Eight Hart Career Center students will travel next week to Louisville, Kentucky for the national leadership and skills conference of the SkillsUSA organization. Each of the students earned their way into nationals after winning first place for their projects at the state competition earlier this year.

Three of the students presented engineering projects to the Mexico school board Tuesday night.

Ryan Pemberton, Jacy Graham and Zach Quinlan were introduced by Project Lead the Way engineering program instructor Hester Russell. "SkillsUSA is a technical organization that supports students as they learn about their chosen skill or trade," she said. "These students compete against other students. Only first place at state gets to move onto nationals. These boys have shown they are the best in Missouri."

Pemberton developed a way to indicate when a grocery store cart return is full. His project used ultrasonic rangefinders, which he learned about in his engineering course. Graham and Quinlan's project seeks to solve a real-world problem by creating a new piece of technology.

Pemberton's project is known as the Cart Return Occupancy Status System, or CROSS. It was developed when Pemberton learned about the job Russell's son had as a cart collector.

"He had to walk to each of those racks and check on each one of them and that was really time consuming," Pemberton said.

He developed a system to notify grocery store employees when a cart rack was in need of emptying by using the rangefinders and LED lights.

"The ultrasonic rangefinder uses sound waves to detect how far away an object is. The three parts of the rangefinder are the speaker, the receiver and the timer," Pemberton said.

The speaker sends out sound waves to the nearest object. The waves bounce back to the receiver, and the timer measures how long the sound waves took to return, which indicates its distance to the nearest object.

"If I put in one shopping cart, it will cover one sensor, so it's partially filled," he said.

A green light will turn on when one cart is in the rack. As the rack fills, it will change to a yellow light and finally a red light, which signals to employees a rack is full.

Graham and Quinlan, along with Gage Worley, who was not present Tuesday due to work responsibilities, were part of the senior engineering design team.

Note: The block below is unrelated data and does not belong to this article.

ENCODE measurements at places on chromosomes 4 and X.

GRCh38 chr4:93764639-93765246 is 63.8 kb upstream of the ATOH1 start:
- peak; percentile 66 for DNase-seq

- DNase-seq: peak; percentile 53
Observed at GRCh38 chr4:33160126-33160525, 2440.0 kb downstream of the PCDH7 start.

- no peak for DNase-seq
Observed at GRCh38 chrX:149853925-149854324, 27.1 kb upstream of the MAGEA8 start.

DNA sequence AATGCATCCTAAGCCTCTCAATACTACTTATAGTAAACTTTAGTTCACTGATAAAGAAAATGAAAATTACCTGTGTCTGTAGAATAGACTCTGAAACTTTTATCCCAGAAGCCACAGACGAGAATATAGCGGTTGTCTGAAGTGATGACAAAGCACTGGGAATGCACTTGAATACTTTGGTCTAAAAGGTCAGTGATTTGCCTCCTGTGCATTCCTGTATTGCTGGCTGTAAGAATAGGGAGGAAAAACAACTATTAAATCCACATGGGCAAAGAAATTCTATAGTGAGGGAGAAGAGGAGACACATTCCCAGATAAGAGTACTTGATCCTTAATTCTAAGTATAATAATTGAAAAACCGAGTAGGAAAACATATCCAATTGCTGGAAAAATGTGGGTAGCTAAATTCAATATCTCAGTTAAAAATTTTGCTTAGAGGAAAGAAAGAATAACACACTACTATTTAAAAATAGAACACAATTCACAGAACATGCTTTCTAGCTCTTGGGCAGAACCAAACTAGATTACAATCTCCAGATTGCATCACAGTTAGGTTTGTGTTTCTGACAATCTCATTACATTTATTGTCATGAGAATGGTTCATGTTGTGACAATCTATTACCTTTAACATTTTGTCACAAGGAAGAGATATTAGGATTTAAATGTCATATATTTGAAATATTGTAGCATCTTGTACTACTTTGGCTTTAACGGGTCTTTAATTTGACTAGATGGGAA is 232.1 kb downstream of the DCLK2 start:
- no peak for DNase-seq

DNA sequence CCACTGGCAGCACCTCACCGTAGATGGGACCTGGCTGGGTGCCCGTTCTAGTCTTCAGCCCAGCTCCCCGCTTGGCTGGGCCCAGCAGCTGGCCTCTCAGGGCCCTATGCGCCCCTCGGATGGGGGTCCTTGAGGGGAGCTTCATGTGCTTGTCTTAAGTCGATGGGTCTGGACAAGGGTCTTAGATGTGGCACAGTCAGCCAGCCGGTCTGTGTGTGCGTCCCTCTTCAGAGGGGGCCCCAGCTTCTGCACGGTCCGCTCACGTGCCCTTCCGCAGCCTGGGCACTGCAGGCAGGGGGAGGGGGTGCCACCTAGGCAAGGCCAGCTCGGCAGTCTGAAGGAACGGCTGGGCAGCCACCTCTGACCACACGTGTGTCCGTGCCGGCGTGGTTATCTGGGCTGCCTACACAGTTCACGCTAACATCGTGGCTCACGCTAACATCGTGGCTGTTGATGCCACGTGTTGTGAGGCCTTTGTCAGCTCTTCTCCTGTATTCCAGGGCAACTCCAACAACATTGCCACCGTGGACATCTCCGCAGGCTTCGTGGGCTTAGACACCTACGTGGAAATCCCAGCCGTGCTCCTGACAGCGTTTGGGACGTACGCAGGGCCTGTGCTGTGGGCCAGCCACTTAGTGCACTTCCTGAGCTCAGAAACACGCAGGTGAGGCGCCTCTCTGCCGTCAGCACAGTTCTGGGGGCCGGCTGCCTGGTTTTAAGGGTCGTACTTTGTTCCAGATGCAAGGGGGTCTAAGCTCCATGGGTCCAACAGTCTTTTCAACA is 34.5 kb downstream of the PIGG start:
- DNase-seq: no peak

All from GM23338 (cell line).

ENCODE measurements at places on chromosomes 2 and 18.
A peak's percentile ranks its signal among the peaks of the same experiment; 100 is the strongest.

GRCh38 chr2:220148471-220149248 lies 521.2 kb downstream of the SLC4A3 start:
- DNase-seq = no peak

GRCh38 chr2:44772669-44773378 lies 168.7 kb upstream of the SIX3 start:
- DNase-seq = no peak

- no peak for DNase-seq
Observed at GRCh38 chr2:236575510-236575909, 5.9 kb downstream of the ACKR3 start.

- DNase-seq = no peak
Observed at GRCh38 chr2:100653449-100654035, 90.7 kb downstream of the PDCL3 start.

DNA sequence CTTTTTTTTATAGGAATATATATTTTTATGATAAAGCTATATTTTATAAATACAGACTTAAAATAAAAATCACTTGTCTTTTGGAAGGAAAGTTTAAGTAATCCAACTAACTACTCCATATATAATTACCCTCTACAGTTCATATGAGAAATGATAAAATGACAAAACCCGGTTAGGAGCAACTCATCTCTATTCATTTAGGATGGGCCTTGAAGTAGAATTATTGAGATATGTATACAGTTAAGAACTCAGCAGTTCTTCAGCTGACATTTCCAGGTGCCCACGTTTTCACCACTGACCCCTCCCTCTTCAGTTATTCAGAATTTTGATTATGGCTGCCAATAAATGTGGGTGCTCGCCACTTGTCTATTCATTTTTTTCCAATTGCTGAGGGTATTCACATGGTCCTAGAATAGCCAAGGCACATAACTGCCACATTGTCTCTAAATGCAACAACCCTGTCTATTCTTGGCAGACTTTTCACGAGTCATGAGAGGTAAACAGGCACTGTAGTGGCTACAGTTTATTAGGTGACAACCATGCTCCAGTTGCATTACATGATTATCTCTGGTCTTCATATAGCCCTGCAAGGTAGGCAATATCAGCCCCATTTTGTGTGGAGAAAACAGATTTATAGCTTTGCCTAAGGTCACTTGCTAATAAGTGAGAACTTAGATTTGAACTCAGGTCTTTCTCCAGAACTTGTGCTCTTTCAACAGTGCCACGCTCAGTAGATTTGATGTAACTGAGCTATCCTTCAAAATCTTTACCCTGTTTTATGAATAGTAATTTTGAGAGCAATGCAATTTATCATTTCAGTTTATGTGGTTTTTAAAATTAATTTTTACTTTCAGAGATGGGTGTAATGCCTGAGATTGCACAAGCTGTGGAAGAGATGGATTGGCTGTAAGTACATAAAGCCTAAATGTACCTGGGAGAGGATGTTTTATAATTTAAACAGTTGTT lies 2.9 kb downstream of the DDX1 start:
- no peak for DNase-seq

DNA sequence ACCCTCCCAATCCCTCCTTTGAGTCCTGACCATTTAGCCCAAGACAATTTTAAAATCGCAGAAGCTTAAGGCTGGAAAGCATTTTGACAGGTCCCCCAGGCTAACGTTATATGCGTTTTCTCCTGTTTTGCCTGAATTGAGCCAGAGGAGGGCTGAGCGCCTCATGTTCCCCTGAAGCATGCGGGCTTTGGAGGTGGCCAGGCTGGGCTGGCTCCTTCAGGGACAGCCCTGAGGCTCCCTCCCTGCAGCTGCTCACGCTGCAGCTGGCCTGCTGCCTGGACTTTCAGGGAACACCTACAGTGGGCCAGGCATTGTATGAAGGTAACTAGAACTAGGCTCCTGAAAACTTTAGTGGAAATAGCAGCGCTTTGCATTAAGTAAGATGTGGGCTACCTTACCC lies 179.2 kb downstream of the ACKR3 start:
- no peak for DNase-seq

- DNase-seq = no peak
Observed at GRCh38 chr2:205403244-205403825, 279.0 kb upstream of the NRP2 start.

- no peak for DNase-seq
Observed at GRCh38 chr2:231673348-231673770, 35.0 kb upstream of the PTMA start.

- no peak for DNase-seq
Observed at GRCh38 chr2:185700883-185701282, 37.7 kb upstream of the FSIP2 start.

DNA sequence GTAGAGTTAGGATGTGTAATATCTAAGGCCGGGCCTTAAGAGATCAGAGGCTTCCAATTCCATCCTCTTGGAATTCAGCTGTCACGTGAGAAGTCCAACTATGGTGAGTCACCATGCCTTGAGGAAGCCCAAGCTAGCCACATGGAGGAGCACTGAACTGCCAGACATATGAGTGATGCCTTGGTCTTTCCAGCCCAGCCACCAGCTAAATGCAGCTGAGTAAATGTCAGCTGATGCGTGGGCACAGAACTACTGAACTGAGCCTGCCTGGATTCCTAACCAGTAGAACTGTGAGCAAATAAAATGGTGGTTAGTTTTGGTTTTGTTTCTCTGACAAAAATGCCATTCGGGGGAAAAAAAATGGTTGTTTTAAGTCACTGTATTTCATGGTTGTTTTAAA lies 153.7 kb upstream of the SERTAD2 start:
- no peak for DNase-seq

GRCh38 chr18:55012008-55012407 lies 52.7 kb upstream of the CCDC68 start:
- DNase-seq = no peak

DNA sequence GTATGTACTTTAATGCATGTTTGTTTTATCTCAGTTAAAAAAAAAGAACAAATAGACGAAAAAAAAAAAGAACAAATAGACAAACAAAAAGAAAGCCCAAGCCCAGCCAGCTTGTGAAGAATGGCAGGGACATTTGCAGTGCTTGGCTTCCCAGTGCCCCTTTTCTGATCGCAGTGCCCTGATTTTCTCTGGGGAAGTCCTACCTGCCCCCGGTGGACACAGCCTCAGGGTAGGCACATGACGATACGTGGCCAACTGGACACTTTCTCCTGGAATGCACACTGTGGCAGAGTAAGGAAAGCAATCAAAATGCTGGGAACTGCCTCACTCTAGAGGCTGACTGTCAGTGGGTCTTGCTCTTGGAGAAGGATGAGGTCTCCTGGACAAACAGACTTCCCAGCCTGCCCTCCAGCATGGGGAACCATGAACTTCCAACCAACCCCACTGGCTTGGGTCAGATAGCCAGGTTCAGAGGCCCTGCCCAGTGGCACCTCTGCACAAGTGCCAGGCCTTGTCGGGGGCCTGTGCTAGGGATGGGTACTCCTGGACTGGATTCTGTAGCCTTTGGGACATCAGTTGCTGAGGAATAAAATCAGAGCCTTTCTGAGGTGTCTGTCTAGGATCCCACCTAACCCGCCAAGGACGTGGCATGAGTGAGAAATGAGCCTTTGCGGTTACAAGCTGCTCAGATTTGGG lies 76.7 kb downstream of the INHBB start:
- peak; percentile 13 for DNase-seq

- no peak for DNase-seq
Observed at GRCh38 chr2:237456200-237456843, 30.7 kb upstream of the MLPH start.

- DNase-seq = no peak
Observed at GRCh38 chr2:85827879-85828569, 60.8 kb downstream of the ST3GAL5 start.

"We spent all year developing and creating a project focused on reading disabilities," Graham said.

Those with dyslexia, for example, often will have trouble reading black text on a white background due to the high color contrast, Graham said.

"All the ways people have tried to solve that problem have been really inefficient," he said.

Past solutions have included colored, clear plastic sheets or tinted glasses. The sheets can be impractical, because the student has to shuffle, remove and replace the sheet to write answers in an exam situation. Tinted glasses are expensive, and a color that works for one student may not work for another.

The students developed a device with three dials for red, green and blue light. An earlier prototype cycled through LED colors and could only be turned on and off by removing the battery. Their updated version uses an on/off switch.

"We did this by using an arduino, which is a programmable chip, so we put it on our computer and programmed it using the C-language to control the light [that] we have, which is a pixie light," Graham said.

C is a general-purpose computer programming language.

The product also had to be affordable for schools, as well as portable, Quinlan said. It also needs to be versatile, so it can be used for books or individual pieces of paper, he said.

The group developed the light because a team member's brother has difficulty taking standardized tests. "He has dyslexia, and so it's very hard for him to manage putting on a colored sheet to read and then taking it off and working back and forth," Graham said. "We found that green is most easy on the eyes, and it modifies the page in the best way to make it easy to read."